The argument for completion, for thoroughness, for exhaustive detail, is that it makes an art more potent because more exact–a closer recreation of the real. But the cult of exhaustive detail, of data, needs scrutiny. News stories are detailed. But they don’t seem, at least to me, at all real. Their thoroughness is a reprimand to imagination. And yet they don’t say this is what it was to be here.

I belong, so it appears, to a generation suspicious of the lyric, of brevity, of the deception of stopped time. And impatient with beauty, which is felt to be an inducement to stupor. Certainly there is stupor everywhere; it is an obvious byproduct of anxiety. But narrative poetry, or poetry packed with information, is not the single escape from the perceived constrictions of the lyric. A number of quite different writers practice in various ways another method.

fyodor tyutchev – silentium

Fedor_Tutchev

Fyodor Tyutchev, 1856.

Silentium! is an archetypal poem by Tyutchev. Written in 1830, it is remarkable for its rhythm crafted so as to make reading in silence easier than aloud. Like so many of his poems, its images are anthropomorphic and pulsing with pantheism. As one Russian critic put it, “the temporal epochs of human life, its past and its present fluctuate and vacillate in equal measure: the unstoppable current of time erodes the outline of the present.” *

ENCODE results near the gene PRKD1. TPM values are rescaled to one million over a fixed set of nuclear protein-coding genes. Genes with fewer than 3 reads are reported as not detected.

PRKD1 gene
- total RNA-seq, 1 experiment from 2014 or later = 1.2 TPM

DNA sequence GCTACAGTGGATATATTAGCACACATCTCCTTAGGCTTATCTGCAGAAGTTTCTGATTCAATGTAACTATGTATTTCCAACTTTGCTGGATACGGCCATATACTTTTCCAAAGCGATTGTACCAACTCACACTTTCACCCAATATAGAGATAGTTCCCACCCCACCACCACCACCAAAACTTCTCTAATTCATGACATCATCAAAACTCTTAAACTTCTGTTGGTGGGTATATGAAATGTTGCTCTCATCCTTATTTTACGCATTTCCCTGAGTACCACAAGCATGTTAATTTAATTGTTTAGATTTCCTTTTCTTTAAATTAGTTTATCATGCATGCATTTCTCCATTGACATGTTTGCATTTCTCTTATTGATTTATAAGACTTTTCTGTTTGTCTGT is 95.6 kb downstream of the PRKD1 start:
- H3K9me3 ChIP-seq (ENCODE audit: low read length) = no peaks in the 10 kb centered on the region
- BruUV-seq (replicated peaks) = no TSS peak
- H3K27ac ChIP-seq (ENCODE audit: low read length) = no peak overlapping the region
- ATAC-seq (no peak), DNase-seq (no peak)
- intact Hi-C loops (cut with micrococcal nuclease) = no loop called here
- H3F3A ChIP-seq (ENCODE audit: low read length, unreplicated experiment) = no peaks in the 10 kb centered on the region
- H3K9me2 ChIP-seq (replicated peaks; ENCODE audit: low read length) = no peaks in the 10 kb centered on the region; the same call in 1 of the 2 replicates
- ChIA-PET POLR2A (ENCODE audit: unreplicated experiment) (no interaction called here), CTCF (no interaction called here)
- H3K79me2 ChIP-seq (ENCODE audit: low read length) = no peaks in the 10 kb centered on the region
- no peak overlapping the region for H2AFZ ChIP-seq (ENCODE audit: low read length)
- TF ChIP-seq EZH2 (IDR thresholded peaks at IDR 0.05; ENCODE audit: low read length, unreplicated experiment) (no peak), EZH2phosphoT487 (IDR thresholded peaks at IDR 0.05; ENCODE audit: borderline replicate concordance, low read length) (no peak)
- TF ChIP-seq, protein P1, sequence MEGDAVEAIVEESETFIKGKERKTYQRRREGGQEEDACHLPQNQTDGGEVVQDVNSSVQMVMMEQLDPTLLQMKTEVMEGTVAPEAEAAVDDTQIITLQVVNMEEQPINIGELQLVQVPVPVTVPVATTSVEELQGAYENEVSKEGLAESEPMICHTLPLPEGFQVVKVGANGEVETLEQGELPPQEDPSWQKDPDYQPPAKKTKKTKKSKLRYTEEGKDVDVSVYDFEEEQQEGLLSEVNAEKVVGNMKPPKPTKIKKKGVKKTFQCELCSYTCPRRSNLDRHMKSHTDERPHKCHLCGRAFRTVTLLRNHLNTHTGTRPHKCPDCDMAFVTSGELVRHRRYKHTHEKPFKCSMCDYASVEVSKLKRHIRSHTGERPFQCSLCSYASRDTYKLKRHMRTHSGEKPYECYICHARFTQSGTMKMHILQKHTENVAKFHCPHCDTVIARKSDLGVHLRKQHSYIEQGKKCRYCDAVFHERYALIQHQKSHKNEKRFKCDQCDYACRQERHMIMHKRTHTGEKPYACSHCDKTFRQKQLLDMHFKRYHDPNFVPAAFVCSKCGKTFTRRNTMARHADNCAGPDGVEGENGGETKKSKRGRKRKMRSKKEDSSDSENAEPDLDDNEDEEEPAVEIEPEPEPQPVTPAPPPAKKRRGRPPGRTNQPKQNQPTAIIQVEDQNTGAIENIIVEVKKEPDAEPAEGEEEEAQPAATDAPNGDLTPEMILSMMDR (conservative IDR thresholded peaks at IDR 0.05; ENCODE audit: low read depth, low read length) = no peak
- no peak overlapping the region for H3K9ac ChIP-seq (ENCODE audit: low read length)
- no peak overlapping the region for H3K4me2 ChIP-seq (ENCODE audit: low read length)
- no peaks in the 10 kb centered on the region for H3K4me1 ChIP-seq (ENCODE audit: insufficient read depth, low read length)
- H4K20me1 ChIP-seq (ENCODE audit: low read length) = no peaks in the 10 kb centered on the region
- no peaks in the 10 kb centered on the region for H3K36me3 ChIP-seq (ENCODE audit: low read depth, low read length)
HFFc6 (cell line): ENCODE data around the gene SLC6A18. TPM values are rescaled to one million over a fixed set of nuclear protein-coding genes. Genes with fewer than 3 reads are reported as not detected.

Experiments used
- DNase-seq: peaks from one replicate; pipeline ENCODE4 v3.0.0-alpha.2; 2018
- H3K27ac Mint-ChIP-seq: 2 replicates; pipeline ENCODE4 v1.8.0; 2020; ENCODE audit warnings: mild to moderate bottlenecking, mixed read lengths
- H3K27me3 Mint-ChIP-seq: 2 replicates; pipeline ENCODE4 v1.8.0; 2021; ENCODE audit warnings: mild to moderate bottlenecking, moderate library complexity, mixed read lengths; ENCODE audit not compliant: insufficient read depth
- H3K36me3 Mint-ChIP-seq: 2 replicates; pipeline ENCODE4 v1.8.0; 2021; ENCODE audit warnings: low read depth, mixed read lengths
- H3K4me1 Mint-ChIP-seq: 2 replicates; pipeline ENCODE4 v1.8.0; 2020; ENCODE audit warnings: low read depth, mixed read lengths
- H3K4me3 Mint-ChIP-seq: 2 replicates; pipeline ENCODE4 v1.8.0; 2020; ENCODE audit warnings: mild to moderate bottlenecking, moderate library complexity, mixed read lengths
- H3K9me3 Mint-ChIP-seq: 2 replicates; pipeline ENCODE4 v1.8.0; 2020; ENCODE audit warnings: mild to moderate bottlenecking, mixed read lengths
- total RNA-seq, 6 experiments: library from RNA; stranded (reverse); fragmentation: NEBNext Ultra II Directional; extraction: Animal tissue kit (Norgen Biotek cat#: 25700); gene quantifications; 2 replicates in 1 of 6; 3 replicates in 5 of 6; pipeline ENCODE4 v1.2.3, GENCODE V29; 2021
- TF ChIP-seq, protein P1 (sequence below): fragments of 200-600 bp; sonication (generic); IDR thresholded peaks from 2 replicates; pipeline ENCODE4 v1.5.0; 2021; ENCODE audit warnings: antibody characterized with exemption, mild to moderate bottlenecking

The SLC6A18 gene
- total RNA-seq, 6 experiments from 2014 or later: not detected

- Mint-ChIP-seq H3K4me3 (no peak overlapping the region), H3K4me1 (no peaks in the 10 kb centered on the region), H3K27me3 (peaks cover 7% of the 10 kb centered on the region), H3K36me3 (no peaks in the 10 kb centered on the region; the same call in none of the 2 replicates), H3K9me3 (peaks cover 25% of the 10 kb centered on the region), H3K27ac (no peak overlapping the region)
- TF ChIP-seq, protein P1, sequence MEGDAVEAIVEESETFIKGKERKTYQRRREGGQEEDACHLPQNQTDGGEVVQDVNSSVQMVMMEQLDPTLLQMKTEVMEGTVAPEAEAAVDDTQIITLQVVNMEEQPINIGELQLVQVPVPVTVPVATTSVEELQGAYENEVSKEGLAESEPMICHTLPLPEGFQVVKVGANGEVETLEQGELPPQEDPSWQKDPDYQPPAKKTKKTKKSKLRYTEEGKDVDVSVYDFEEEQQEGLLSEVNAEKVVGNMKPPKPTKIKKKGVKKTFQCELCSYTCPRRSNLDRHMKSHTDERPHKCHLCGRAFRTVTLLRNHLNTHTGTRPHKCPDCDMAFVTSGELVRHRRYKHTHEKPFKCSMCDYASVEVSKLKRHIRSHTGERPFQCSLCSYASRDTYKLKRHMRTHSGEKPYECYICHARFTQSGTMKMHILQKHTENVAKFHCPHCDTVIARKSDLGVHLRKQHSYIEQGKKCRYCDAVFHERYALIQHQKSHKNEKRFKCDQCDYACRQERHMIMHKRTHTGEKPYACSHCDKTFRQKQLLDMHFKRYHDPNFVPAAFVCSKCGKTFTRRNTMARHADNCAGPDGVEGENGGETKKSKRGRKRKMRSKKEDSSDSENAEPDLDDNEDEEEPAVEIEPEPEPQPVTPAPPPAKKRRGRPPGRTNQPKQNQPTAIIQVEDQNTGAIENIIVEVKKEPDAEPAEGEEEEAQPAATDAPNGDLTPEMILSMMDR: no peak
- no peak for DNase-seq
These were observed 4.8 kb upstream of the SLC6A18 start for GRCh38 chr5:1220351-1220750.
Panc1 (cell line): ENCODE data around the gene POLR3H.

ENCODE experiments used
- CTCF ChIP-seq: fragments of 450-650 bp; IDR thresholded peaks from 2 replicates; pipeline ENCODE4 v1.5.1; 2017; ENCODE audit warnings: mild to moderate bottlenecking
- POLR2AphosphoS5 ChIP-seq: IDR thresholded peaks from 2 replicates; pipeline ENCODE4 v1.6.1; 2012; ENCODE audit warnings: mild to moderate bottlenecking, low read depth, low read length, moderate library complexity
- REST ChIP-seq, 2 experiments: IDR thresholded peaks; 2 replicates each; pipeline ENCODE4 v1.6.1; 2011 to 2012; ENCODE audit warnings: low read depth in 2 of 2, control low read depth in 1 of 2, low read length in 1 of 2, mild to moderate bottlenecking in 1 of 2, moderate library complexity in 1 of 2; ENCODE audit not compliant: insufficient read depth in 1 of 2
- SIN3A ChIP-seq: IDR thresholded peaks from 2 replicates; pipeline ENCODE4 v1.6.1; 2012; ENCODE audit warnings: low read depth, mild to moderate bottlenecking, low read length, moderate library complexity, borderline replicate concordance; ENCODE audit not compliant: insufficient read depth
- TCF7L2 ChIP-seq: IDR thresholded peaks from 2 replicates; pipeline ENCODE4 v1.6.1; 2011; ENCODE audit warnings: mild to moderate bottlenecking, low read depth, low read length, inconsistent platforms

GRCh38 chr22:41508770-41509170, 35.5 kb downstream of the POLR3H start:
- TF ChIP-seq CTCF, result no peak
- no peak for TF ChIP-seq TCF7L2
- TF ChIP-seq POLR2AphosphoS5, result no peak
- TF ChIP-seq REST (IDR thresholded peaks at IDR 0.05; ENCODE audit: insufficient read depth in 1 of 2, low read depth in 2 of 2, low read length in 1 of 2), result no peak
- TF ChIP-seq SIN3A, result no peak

Speak not, lie hidden, and conceal
the way you dream, the things you feel.
Deep in your spirit let them rise
akin to stars in crystal skies
that set before the night is blurred:
delight in them and speak no word.
How can a heart expression find?
How should another know your mind?
Will he discern what quickens you?
A thought, once uttered, is untrue.
Dimmed is the fountainhead when stirred:
drink at the source and speak no word.
Live in your inner self alone
within your soul a world has grown,
the magic of veiled thoughts that might
be blinded by the outer light,
drowned in the noise of day, unheard…
take in their song and speak no word.

(translated by Vladimir Nabokov)

anne briggs (1971)

All songs are traditional:
“Blackwater Side” 0:00
“The Snow It Melts The Soonest” 3:50
“Willie O’Winsbury” 6:15
“Go Your Way” 11:47
“Thorneymoor Woods” 16:02
“The Cuckoo” 19:39
“Reynardine” 22:52
“Young Tambling” 25:52
“Living By The Water” 36:35
“Ma Bonny Lad” 40:28